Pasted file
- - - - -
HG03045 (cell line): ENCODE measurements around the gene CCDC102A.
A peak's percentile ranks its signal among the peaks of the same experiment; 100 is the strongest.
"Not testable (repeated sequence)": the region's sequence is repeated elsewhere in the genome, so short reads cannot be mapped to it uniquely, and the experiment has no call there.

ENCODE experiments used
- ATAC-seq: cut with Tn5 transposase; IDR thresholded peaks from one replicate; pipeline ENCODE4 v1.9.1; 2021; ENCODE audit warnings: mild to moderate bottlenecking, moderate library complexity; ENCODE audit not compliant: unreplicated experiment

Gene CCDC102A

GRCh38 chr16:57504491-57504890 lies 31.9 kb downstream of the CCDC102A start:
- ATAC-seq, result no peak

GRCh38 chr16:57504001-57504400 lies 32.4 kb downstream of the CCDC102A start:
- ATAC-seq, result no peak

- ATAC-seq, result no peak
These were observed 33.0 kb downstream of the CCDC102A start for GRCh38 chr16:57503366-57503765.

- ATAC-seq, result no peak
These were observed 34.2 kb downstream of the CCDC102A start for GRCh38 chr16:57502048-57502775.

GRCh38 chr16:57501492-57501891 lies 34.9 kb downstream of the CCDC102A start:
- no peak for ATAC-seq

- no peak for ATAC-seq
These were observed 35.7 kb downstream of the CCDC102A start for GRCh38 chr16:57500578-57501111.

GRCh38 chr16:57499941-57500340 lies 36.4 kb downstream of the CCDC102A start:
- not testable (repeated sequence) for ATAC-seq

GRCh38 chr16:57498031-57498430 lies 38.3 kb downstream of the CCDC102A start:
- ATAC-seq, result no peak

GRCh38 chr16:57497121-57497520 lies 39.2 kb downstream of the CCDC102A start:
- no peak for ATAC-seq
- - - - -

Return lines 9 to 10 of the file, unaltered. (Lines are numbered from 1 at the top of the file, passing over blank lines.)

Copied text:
GRCh38 chr16:57504001-57504400 lies 32.4 kb downstream of the CCDC102A start:
- ATAC-seq, result no peak